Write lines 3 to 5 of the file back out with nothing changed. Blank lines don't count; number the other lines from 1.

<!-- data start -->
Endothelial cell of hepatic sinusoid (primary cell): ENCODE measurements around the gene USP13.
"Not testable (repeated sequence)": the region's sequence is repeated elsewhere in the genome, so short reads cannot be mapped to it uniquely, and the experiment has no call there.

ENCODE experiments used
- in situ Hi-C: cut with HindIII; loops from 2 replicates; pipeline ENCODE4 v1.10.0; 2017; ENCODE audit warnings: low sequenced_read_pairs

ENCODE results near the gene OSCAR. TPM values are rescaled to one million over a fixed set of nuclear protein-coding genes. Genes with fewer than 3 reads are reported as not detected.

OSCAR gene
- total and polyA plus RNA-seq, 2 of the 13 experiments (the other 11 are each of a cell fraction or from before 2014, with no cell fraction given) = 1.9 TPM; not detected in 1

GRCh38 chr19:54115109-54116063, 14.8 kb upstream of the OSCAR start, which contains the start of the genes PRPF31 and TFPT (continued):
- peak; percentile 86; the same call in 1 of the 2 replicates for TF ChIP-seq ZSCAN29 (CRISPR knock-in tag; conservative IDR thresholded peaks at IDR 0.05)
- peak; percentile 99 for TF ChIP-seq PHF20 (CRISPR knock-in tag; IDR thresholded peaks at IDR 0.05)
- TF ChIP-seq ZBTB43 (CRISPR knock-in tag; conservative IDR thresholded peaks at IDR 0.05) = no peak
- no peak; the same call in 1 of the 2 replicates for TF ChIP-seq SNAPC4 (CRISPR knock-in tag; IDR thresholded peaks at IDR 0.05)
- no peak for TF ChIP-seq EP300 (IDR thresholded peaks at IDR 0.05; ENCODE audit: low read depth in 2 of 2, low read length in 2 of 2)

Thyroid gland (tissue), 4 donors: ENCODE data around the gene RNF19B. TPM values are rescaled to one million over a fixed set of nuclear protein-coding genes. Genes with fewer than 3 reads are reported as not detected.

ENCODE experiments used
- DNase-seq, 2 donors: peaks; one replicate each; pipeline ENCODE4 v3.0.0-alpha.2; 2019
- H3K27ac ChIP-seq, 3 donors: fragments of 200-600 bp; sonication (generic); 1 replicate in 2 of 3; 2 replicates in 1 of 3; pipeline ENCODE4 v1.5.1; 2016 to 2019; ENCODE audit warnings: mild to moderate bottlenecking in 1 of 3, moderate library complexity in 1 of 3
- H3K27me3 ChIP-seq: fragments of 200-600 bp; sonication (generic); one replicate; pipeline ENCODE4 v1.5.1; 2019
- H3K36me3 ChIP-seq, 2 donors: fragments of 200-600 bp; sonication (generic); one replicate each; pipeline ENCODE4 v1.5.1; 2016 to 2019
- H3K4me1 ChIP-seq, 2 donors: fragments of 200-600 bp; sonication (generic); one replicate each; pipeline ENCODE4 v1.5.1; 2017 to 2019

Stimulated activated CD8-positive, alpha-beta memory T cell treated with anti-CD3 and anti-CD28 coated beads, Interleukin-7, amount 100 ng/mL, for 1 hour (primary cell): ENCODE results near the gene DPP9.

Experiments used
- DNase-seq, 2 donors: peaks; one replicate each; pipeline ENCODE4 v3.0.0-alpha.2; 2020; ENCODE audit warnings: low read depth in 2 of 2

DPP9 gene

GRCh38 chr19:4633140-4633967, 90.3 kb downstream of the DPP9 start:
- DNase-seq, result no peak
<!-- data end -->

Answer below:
ENCODE experiments used
- in situ Hi-C: cut with HindIII; loops from 2 replicates; pipeline ENCODE4 v1.10.0; 2017; ENCODE audit warnings: low sequenced_read_pairs

ENCODE results near the gene OSCAR. TPM values are rescaled to one million over a fixed set of nuclear protein-coding genes. Genes with fewer than 3 reads are reported as not detected.